Phenomenal, But Controversial, Sendoff For McCullum

Publish Date
Tuesday, 9 February 2016, 9:53AM

The Black Caps have sent off Brendon McCullum from One Day Internationals in phenomenal fashion, winning the deciding Chappell Hadlee one-dayer in Hamilton by 55 runs.

McCullum retires from ODI cricket with an average of over 30 and a career strike rate of just over 96, walking out to the wicket to open the batting flanked by a guard of honour from the Australian side.

The 2-1 series victory snaps a run of seven straight ODI series wins for the world champions and sees the Black Caps move up to second in the ODI rankings.

Doug Bracewell and Ish Sodhi were called into the team to replace Trent Boult and Mitchell Santner, who were out for the decider with illness and injury respectively, and proved to be decisive

New Zealand bowler Matt Henry says they wanted to send McCullum out in the best way possible.

"To do this with Baz in this last ODI was special. He's a remarkable man and a remarkable leader and it's awesome to be on the field with him today and get that across the line."

Even Australian captain Steve Smith had praise for the way McCullum changed the way openers approach the game, and captains lead teams.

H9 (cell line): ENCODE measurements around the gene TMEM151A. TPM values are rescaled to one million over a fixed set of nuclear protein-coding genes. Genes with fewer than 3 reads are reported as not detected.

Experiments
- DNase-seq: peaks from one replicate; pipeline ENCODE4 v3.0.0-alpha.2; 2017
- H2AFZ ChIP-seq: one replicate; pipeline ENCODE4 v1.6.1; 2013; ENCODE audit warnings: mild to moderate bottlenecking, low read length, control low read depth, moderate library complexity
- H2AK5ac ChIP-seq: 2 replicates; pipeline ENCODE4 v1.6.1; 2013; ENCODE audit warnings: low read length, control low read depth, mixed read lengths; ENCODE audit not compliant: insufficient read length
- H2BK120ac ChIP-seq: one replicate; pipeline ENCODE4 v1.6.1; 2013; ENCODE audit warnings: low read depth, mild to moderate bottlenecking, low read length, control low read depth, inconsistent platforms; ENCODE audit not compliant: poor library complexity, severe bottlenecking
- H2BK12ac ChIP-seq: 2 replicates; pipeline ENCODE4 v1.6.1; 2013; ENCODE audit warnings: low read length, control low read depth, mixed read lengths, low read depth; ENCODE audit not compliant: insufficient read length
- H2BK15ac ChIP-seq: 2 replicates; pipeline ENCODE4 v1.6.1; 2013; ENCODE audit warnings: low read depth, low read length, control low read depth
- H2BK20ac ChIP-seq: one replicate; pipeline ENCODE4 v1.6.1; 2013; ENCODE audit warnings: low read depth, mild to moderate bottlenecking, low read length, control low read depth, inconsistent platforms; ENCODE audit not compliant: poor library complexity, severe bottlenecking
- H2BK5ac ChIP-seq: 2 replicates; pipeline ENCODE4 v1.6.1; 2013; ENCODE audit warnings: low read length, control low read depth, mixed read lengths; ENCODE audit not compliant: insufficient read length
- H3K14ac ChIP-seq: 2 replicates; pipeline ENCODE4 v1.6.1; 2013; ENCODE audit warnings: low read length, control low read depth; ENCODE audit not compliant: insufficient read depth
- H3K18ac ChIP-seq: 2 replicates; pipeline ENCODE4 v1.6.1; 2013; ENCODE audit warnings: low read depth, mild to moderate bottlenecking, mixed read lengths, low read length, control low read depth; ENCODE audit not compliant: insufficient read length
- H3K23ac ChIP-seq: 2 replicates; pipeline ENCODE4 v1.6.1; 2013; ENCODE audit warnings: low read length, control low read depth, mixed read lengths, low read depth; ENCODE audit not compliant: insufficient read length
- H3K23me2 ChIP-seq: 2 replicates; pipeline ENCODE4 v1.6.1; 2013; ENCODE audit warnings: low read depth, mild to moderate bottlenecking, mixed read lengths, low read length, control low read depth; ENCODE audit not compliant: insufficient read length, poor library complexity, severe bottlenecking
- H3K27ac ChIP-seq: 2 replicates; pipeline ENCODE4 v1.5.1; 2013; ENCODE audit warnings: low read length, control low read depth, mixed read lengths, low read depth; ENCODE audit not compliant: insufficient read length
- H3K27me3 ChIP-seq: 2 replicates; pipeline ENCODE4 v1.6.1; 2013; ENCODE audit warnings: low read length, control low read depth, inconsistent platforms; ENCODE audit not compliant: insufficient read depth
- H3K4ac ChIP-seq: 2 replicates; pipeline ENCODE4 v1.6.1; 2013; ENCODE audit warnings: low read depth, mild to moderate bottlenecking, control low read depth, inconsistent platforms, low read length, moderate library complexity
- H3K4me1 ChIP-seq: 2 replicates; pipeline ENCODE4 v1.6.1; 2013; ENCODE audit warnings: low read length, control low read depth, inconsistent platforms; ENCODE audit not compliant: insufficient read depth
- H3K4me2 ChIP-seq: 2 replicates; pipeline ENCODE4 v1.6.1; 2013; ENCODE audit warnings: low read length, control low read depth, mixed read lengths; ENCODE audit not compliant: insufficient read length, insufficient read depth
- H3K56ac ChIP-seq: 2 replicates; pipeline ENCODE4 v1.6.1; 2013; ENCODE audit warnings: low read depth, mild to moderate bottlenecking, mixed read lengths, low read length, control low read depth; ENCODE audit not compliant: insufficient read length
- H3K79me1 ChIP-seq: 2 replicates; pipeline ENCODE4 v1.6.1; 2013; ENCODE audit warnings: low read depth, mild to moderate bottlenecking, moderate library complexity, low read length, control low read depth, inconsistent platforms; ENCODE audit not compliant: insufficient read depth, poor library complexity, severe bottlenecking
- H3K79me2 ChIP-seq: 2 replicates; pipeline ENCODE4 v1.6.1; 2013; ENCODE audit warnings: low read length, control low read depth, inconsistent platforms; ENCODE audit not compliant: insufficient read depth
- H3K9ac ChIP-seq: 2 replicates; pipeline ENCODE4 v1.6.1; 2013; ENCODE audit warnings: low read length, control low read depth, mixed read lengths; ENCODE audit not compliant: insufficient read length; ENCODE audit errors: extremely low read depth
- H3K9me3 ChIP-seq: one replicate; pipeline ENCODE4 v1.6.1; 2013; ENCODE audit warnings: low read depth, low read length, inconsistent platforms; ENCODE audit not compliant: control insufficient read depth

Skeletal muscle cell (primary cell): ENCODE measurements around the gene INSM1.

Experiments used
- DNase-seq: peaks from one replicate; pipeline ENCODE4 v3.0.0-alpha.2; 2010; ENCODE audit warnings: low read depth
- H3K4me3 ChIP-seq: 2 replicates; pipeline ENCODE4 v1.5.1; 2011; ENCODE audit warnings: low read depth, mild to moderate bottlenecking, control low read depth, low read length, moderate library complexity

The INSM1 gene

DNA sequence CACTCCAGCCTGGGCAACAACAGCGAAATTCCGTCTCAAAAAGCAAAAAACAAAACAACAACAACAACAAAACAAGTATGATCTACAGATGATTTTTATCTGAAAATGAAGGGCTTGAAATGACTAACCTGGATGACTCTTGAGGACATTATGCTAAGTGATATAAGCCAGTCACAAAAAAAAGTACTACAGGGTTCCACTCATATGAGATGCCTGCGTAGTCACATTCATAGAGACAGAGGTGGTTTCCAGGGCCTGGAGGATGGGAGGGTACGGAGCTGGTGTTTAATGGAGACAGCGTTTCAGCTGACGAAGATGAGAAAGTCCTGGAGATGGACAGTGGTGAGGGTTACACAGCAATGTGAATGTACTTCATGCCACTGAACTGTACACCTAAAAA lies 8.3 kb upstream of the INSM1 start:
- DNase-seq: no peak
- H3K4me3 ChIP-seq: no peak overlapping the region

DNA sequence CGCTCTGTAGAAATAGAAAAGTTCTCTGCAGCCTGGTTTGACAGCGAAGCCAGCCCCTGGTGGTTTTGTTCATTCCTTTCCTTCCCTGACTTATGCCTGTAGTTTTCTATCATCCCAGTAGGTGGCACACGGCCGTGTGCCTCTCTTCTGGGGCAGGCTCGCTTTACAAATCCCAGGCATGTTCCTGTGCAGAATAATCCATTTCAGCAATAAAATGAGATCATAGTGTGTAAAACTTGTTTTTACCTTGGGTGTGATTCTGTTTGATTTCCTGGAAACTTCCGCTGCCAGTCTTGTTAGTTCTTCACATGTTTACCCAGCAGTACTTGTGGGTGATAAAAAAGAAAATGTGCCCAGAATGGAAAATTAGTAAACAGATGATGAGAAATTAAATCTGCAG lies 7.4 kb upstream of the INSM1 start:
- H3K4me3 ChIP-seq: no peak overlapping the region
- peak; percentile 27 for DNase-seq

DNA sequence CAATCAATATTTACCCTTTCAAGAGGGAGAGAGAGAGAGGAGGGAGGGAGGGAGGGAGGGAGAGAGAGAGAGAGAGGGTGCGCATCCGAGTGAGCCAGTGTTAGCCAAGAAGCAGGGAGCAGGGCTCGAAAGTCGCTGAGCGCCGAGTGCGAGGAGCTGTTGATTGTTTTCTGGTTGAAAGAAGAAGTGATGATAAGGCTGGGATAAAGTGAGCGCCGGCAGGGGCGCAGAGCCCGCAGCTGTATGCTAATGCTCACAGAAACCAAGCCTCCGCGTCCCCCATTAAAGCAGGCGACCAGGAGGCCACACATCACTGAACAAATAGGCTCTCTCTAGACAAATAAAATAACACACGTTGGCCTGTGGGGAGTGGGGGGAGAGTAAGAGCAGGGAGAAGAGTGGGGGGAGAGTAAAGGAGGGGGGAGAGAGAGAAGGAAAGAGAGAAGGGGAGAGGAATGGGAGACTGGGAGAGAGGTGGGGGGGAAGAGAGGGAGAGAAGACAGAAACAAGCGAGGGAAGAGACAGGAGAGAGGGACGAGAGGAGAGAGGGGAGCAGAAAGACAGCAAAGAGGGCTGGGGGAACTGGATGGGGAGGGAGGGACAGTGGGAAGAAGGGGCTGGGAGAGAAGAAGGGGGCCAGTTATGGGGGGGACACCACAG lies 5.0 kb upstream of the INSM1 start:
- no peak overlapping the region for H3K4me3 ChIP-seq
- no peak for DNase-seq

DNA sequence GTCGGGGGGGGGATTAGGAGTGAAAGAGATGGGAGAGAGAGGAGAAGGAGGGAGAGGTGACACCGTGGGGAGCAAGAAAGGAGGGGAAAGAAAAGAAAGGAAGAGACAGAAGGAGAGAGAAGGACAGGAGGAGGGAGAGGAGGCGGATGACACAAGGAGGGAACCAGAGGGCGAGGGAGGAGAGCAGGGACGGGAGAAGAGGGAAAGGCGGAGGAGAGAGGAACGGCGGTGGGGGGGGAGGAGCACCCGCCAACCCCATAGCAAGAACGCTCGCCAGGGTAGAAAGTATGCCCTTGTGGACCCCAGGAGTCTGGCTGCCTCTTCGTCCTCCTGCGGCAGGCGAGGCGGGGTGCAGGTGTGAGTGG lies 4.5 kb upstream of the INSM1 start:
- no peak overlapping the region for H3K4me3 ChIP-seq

"To play two hundred and sixty matches or thereabouts for your country in one day cricket is a great achievement, so he should be really proud of everything he's achieved."

McCullum however played down that praise, saying he's always respected Australia's brand of cricket.

"That was what was quite humbling about today, that the guys showed that respect and you hope that you've earned it over the years. It's something I'll remember for the rest of my life."

The game wasn't without controversy - Australia were well placed at 164/5 chasing 247 to win when Mitchell Marsh was given out following a umpire review.

Replays showed he had hit the ball onto his foot before being caught by Matt Henry.

The umpires initially thought New Zealand hadn't appealed, but eventually sent the decision upstairs.

Steve Smith says it showed there are flaws in the system: "I think the New Zealand players genuinely believed it wasn't out and not until they saw it on the screen did they change their mind there, so I think the process needs to be improved a bit."
McCullum says surprisingly very little was said on the field.

"The only thing I said was, 'Surely the right decision needs to be made'. In the end it was."

The two sides now turn their attention to the two Test series starting in Wellington on Friday.

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